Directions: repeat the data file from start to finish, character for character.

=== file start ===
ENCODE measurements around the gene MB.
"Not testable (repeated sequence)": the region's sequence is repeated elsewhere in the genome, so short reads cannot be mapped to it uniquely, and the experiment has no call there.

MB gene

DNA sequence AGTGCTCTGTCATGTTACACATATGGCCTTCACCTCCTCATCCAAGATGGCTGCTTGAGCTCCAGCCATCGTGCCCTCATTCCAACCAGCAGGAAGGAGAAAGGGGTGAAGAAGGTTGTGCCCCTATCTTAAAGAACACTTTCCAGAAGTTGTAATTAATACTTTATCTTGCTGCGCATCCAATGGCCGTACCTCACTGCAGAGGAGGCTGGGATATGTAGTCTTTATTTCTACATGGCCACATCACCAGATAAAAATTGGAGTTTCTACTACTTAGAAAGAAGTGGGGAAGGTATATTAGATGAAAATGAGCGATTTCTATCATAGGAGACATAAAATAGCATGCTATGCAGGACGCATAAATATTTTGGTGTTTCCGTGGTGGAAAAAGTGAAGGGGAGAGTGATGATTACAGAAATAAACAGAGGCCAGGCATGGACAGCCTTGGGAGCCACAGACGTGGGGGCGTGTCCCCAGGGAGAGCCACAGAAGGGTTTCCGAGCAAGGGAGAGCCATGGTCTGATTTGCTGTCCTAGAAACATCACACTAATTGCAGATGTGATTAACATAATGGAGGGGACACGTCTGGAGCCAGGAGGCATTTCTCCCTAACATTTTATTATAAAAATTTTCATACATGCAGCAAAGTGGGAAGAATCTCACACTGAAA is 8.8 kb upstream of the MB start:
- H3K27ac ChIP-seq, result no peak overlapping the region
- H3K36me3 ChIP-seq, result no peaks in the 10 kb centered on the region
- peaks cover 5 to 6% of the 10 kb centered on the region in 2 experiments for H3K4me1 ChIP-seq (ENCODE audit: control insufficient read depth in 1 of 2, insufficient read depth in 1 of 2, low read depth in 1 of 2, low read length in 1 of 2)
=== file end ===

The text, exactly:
ENCODE measurements around the gene MB.
"Not testable (repeated sequence)": the region's sequence is repeated elsewhere in the genome, so short reads cannot be mapped to it uniquely, and the experiment has no call there.

MB gene

DNA sequence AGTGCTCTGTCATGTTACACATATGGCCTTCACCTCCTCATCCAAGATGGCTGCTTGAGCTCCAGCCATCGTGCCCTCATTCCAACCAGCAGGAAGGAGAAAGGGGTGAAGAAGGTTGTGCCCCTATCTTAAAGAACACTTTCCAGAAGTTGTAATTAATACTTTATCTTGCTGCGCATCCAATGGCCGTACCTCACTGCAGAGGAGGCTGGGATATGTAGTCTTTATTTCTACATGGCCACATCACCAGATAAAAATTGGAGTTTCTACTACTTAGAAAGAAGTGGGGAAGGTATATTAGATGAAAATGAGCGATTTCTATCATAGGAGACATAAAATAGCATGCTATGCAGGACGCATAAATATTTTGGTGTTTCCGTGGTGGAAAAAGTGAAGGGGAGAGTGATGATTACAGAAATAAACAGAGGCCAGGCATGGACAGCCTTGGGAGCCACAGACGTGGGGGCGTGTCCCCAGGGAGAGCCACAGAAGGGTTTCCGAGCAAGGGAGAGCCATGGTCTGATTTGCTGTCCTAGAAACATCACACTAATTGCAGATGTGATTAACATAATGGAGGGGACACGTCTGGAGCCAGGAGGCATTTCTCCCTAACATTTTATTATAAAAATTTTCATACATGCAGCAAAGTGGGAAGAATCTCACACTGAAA is 8.8 kb upstream of the MB start:
- H3K27ac ChIP-seq, result no peak overlapping the region
- H3K36me3 ChIP-seq, result no peaks in the 10 kb centered on the region
- peaks cover 5 to 6% of the 10 kb centered on the region in 2 experiments for H3K4me1 ChIP-seq (ENCODE audit: control insufficient read depth in 1 of 2, insufficient read depth in 1 of 2, low read depth in 1 of 2, low read length in 1 of 2)